Whatever the final verdict may be, the symbolism of this primordial relationship is impossible to escape: we are at the origin of the world, the beginning of humanity. The window opens onto a myth of origins. The work uses this myth to hyper emphasize the singularity of its experience, its transcendent characteristic, thereby enhancing the effectiveness of the illusion of presence. It is particularly fascinating to see how this apocalyptic imagination (the end of history, of distance, of politics), with which cyberspace is directly linked by Vincent Mosco, responds to the myth of origins in Loghman’s work.
It is after all only logical these two imaginations complement each other: the end of the world is always a prelude to an origin; the new replaces the old. The end and the origin share the same space, mirror each other, because they are the two salient points of a single moment of transition, a liminal space where what is disappearing is relayed to what is appearing. The Time of the End, like the Time of Origin, are examples of Sacred Time, to use Mircea Eliade’s concept (Eliade 1963). They are times of crisis which impose their own specific temporal and eventness logic. These time periods are favorable to apparitions, marvels and wonders, like inanimate objects coming to life by the click of our mouse.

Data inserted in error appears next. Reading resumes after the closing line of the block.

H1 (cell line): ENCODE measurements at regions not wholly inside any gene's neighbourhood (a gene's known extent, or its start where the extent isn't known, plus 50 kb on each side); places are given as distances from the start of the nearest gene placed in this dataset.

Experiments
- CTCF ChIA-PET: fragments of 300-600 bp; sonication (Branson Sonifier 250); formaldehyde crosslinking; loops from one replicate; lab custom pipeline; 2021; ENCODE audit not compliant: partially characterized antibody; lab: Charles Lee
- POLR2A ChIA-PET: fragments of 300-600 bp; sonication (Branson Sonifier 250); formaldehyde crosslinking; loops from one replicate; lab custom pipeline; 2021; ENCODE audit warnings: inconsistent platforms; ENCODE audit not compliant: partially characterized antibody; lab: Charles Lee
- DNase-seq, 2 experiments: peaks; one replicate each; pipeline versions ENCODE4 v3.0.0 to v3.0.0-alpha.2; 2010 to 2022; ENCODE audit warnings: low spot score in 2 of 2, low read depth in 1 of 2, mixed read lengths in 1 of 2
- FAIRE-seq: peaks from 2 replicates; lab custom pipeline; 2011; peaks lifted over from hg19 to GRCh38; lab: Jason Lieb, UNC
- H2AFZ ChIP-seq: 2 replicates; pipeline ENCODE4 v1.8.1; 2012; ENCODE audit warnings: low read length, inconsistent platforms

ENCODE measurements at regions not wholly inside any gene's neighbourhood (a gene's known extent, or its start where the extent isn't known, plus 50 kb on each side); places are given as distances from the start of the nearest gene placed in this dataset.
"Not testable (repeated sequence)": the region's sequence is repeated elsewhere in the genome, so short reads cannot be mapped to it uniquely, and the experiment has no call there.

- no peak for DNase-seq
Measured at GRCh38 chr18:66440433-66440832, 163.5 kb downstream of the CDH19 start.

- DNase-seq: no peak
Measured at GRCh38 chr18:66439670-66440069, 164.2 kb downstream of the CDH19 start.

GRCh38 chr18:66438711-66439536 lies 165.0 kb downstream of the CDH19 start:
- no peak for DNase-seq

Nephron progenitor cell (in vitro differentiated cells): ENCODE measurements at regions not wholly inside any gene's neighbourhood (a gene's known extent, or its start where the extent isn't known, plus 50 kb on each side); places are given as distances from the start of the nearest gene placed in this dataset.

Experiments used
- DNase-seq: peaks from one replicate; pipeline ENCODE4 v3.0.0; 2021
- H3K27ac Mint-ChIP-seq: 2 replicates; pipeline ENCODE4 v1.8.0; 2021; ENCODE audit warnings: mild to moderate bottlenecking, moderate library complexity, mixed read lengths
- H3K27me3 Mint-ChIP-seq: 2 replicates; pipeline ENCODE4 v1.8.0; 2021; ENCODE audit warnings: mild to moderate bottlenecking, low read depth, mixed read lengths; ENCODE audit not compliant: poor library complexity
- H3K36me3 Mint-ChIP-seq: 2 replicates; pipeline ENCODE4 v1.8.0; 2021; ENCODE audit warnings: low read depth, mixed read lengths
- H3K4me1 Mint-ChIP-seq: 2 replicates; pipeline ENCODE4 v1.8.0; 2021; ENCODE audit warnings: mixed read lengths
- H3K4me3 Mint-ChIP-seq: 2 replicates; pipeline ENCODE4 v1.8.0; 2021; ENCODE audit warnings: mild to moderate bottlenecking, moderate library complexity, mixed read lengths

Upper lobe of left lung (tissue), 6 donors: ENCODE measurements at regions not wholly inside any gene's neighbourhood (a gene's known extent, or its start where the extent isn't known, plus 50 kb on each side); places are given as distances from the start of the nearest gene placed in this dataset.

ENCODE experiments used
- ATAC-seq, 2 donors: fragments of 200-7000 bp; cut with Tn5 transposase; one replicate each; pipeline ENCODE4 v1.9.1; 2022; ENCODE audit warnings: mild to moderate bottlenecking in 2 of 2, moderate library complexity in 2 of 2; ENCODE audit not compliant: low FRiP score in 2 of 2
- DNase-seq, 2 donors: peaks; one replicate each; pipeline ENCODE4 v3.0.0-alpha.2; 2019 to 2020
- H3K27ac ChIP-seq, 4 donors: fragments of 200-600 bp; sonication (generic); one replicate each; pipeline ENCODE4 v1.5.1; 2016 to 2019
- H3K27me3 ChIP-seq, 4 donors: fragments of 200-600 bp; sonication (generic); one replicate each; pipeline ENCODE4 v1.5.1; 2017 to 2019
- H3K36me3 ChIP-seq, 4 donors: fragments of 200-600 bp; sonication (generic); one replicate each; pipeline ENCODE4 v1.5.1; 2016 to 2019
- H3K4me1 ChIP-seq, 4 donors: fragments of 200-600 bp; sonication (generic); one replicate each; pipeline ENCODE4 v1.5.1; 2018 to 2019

The title of the work doesn’t, however, have only a mythical dimension to ensure its instantaneous credibility. It also expresses an important poetic function, as defined by Roman Jakobson. ‘Adam’s Cam’ is a paronomasia, a figure of style quite similar to paronyms. The paradigmatic example used by Jakobson is “I like Ike”. This kind of paronomasia draws attention to its own composition, a reflexivity that is at the heart of the poetic function. However, this works against the wish to create an illusion of presence, which requires the medium become transparent and disappear to enhance the immediacy of the object represented.
The appeal of Loghman’s work lies in its desire both to favor an illusion of presence and to induce its dissolution. It insists on reflecting back to the very processes involved, thereby creating a reflection on the representation itself. The paronomasia leads us to this critical turn, forcing us to reflect on the composition of the title, its signifiers, instead of its meaning. To reflect, and more importantly, to acknowledge a subtle word game based on homophones, for nothing can be phonetically closer to the webcam of Adam, Adam’s Cam, than the ruse by the same man, Adam’s Scam.